Imogen, Good advise. I am one of those you speak about here. At the office, I sit staring into a computer terminal all day long. No question it is HOW I use my body rather than my ergonomic environment that makes me feel most comfortable. I am in charge, not mysterious forces on the outside working against me.
As you say, simply being aware of what is around us and noticing when fatigue begins to take over and tension mounts is all important. Moving around at intervals helps. The Alexander Technique has given me a set of skills that make the process of working at my desk all day much easier, with much less tension in my body. Learning to inhibit habitual patterns is quite liberating and works to make me free of pain. It also helps me feel a whole lot better about myself, believe it or not! Thanks for the nice post. I look forward to more in the series.
Yes, opening up your awareness around the screen is great for not getting dragged in. It can help improve your gaming too for those who like to play computer games. Expanding your field of vision rather than laser-sharp focus on a cursor equates to much more situational awareness in many games.
I like to have an ‘opposition’ to the screen when at the computer – as if the light from the screen is pushing up through the eyes to the crown of the head, and sending the crown of the head up towards the back of the room as a result. Keeps you from getting pulled in. By opposition, I mean like two magnets pushing away from each other.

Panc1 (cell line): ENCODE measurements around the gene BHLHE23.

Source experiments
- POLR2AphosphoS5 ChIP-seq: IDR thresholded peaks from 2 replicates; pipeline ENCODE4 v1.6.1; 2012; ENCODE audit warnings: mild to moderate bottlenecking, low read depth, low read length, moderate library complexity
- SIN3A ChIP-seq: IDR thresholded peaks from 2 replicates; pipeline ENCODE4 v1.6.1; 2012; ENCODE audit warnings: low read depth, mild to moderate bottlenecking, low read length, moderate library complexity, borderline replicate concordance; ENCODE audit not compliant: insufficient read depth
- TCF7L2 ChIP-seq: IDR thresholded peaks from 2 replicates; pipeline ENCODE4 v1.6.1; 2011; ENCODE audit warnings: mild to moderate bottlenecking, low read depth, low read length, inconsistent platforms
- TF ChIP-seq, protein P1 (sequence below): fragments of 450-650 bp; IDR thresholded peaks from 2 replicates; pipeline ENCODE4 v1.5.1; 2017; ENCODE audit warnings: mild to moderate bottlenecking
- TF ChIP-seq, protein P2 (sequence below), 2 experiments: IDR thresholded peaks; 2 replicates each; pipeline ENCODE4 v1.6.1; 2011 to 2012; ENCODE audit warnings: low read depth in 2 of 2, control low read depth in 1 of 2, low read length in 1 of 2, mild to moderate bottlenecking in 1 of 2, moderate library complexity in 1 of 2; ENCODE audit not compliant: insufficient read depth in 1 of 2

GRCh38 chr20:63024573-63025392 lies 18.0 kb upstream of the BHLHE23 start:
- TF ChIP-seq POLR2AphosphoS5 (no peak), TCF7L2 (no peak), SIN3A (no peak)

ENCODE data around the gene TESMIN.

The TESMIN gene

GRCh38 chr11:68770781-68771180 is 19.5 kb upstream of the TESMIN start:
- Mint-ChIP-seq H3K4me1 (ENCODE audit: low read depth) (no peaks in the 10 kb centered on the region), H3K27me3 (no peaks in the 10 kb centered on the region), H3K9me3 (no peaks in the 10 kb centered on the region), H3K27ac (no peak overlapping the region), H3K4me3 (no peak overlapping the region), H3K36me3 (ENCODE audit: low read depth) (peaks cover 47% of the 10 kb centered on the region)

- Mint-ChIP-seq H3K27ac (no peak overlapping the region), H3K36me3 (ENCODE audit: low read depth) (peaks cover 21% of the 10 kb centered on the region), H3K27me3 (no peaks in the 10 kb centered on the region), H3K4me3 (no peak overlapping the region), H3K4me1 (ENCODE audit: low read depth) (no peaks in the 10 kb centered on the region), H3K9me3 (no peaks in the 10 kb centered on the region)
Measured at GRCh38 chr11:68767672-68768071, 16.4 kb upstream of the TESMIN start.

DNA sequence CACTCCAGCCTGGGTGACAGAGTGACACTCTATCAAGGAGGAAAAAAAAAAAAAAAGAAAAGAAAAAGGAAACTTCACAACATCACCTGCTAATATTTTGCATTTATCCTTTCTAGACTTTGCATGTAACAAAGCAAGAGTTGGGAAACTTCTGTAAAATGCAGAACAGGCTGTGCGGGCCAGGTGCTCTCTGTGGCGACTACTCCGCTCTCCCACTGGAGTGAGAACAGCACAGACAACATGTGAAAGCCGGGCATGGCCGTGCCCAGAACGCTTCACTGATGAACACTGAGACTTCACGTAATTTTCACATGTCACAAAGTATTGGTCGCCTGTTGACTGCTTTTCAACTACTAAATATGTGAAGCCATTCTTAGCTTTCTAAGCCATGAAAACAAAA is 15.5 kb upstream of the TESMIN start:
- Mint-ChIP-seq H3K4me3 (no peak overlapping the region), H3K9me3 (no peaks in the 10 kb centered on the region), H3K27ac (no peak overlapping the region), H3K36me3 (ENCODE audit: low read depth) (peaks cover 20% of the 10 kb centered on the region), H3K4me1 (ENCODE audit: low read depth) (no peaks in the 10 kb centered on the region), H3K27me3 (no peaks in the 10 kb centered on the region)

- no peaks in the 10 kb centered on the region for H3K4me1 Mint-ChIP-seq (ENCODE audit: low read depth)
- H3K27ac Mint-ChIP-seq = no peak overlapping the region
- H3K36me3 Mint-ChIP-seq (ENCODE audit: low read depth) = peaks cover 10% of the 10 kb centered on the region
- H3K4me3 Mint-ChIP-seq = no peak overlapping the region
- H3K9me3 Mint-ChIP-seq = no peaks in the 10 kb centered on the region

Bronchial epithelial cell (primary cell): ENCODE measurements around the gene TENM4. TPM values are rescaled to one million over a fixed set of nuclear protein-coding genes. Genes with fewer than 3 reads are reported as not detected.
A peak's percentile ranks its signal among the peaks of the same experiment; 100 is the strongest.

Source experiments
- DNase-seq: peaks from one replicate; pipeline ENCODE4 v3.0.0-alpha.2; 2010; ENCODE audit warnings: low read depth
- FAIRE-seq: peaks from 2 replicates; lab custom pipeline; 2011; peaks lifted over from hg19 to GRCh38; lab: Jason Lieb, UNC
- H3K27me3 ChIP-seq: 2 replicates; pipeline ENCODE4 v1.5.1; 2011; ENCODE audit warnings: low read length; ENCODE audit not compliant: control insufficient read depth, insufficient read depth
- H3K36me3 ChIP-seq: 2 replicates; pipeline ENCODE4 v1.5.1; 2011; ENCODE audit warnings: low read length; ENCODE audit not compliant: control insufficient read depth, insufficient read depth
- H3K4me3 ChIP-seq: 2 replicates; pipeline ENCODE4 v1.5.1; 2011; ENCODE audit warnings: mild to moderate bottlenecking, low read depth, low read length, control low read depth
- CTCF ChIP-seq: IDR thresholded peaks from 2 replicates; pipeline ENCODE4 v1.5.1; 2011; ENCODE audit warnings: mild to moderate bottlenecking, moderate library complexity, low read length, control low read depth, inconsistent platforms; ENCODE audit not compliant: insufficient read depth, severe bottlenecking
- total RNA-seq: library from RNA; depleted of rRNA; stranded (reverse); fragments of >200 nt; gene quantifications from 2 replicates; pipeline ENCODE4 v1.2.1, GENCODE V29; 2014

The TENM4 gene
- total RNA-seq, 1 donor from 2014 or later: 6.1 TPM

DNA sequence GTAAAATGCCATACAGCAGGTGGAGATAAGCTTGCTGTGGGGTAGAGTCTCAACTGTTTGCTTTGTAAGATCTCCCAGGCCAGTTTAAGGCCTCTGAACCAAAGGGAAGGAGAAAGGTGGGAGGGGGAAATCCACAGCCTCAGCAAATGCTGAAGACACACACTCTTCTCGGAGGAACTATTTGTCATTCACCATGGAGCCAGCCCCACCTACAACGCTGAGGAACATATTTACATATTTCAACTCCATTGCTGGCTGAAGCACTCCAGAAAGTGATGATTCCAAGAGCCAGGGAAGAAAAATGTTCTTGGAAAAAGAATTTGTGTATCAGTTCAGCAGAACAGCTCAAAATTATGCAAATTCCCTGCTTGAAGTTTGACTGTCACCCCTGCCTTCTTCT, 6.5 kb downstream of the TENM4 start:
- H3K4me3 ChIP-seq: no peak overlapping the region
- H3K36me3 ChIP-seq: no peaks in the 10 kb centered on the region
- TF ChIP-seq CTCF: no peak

Hey that mindfulness bell you link to is simple but useful! Wish I’d turned down my speakers a bit first though, the first time I tried it my speakers were on full and I nearly jumped out of my chair 😉
I like the “opposition to the screen” idea – very helpful as I sit here right now!
I guess with your speakers turned on full the mindfulness bell wasn’t quite as serene as experience as I’d hoped! Good warning to everyone else – have your speakers on low when you try it out!
The minute I saw the title of this blog I knew it was a topic meant for me! I struggle quite a bit to manage my body in relation to the computer. I did your little mindfulness exercise, and I had mixed reactions–I really love being absorbed when I work, so I’m not so eager to expand my awareness! But if it will help me with the physical demands of technology, I’m game.
Looking forward to more posts on this.
The Reflective Writer
Personal-Professional Balance Through Writing